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Teck Withdraws Application for Frontier Oil Sands Mine, Citing Debate Around Climate Policy


Announcement came hours after Alberta announced it struck deal with First Nations over project

Vancouver-based Teck Resources has withdrawn its application to build a massive oilsands project in northern Alberta.

The federal government was slated to make a decision on whether or not to approve the $20.6-billion, 260,000-barrel-per-day Frontier project next week.

“We are disappointed to have arrived at this point,” CEO and president Don Lindsay wrote in a letter addressed to federal Environment Minister Jonathan Wilkinson, posted to the company’s website Sunday evening. “Teck put forward a socially and environmentally responsible project that was industry leading and had the potential to create significant economic benefits for Canadians.”

Lindsay wrote that customers want policies that reconcile resource development and climate change — something that Canada has yet to achieve.

“Unfortunately, the growing debate around this issue has placed Frontier and our company squarely at the nexus of much broader issues that need to be resolved. In that context, it is now evident that there is no constructive path forward for the project,” he wrote.

Company isn’t shying from controversy, CEO says

But, he said he wanted to make it clear the company isn’t shying away from controversy.

“The nature of our business dictates that a vocal minority will almost inevitably oppose specific developments. We are prepared to face that sort of opposition,” he wrote. “Frontier, however, has surfaced a broader debate over climate change and Canada’s role in addressing it. It is our hope that withdrawing from the process will allow Canadians to shift to a larger and more positive discussion about the path forward.”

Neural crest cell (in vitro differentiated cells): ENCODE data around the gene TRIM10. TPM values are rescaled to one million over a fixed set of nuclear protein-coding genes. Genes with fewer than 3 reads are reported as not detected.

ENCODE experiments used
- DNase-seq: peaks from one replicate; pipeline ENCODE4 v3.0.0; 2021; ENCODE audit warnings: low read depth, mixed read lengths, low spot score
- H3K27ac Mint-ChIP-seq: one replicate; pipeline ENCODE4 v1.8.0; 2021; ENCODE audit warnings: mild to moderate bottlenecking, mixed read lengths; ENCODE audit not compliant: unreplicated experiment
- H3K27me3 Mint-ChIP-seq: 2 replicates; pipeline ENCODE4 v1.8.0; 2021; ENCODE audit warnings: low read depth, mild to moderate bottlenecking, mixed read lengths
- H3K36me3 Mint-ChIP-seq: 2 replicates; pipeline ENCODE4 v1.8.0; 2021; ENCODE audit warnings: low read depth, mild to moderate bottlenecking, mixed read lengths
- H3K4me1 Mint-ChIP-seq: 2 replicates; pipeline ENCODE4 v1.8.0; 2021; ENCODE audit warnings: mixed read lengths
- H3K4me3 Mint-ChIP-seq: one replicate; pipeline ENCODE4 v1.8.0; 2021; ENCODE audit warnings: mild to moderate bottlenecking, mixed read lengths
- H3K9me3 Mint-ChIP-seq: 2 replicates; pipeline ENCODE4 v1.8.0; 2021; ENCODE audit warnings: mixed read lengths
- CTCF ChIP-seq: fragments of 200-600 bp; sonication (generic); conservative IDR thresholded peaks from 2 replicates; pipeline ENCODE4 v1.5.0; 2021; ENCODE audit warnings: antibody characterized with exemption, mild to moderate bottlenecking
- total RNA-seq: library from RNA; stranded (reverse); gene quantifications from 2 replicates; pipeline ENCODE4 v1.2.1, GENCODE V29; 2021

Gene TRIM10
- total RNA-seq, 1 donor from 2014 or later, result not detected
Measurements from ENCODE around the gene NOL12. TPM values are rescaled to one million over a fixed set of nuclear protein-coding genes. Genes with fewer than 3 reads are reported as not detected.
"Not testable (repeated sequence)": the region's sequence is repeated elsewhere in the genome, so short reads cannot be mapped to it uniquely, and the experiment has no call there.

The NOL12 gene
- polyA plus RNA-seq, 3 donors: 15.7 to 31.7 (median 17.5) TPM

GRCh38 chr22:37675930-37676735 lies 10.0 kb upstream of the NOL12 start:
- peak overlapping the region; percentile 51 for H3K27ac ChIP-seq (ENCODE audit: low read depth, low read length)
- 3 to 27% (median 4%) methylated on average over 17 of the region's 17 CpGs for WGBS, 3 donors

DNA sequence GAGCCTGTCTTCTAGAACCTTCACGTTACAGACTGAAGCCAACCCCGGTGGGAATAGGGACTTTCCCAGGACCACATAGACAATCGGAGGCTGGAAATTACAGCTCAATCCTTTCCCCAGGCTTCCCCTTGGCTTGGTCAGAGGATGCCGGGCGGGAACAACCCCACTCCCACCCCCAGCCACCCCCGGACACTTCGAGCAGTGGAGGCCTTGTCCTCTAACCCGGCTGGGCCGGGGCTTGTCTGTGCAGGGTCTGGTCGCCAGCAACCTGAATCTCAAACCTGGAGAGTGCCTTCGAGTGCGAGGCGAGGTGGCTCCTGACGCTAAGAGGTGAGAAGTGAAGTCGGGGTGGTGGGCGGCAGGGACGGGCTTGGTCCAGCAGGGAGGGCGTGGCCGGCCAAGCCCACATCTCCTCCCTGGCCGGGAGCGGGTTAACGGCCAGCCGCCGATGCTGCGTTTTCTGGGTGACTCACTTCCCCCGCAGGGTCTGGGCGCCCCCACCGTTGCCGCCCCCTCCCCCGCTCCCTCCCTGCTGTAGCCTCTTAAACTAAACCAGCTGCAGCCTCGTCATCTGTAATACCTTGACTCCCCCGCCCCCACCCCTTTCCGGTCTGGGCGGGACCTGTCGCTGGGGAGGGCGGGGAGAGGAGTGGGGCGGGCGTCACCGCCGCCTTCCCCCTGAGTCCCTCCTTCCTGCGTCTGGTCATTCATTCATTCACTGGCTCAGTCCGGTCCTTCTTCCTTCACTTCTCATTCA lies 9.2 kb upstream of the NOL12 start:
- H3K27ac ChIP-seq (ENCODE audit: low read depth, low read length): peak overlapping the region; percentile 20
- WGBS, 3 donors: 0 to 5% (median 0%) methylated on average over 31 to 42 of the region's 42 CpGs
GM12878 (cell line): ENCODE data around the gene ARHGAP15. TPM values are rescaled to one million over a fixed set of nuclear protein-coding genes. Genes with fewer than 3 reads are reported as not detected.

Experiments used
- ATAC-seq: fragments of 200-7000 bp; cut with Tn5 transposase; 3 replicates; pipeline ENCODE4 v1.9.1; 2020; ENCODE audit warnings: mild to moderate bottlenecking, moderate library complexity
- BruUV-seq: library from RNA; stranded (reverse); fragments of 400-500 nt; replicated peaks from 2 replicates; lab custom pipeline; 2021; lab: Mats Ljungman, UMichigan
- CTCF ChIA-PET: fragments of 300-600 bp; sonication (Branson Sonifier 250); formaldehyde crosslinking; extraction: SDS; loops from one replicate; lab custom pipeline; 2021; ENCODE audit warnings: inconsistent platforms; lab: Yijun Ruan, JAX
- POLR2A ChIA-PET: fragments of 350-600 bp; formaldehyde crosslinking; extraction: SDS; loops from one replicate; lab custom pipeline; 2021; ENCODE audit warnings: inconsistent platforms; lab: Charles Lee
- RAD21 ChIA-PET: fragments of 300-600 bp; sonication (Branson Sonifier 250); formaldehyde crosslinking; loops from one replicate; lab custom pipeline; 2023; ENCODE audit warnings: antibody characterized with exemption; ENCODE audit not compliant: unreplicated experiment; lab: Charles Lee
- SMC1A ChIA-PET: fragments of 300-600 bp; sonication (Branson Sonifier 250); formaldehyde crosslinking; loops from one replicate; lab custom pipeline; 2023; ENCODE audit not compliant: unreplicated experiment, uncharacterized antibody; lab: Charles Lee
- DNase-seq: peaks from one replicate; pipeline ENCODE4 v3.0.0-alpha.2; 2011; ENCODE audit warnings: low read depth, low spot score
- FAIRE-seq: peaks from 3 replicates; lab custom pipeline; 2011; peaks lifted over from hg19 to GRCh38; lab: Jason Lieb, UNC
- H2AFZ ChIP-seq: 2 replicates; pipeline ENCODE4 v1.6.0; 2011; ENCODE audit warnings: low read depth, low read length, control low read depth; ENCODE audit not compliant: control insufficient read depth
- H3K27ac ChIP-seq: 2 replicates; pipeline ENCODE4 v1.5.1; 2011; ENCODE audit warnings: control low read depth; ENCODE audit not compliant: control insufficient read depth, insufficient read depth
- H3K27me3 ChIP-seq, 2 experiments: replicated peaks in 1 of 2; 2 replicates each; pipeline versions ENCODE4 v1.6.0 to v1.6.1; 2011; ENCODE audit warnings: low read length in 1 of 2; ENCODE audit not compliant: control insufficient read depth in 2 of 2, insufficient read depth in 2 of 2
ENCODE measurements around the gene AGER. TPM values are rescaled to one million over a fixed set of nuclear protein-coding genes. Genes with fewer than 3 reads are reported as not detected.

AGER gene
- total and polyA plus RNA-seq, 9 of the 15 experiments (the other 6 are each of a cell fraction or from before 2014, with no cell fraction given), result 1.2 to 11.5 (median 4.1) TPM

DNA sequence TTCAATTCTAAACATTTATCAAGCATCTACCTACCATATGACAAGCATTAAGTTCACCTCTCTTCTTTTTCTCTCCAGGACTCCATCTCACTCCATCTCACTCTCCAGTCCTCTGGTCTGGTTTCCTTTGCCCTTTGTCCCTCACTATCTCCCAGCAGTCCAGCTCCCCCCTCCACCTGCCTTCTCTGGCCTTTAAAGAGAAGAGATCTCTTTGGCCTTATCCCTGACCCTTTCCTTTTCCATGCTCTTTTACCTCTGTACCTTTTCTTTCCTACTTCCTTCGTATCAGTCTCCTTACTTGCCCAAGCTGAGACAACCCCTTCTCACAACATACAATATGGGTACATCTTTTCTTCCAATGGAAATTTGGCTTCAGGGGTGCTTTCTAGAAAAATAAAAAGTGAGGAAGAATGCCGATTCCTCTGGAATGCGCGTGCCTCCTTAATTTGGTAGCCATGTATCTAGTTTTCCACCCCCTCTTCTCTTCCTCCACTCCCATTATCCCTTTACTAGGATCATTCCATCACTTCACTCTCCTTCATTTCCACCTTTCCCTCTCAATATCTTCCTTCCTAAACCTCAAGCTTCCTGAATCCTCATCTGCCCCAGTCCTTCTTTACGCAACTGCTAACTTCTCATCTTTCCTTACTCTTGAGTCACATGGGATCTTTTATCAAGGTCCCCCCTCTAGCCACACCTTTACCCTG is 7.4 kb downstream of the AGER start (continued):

The news came just hours after the Alberta government announced it had struck deals with two First Nations over the proposed project, which would have been located 110 kilometres north of Fort McMurray.

The province said the agreements with the Mikisew Cree and Athabasca Chipewyan First Nations address bison and caribou habitats and protect Wood Buffalo National Park.

In July 2019, a joint federal-provincial review panel recommended the mine be approved, saying the economic benefits outweighed what it described as significant adverse environmental impacts.

Teck’s website states the project would have created 7,000 construction jobs, require up to 2,500 workers to operate, and bring in more than $70 billion in government revenue.

But the project was expected to produce about four million tonnes of greenhouse gas emissions per year over its 40 year lifespan, and disturb 292 square kilometres of pristine wetlands and boreal forest — although that whole area wouldn’t be mined at once.

“The promise of Canada’s potential will not be realized until governments can reach agreement around how climate policy considerations will be addressed in the context of future responsible energy sector development,” Lindsay wrote. “Without clarity on this critical question, the situation that has faced Frontier will be faced by future projects and it will be very difficult to attract future investment, either domestic or foreign.”

Alberta Premier Jason Kenney said on Friday that if Teck was vetoed by the federal government, it would send a devastating message to prospective investors.

On Friday, Teck released disappointing fourth quarter results, saying global economic uncertainty negatively impacted commodity prices.



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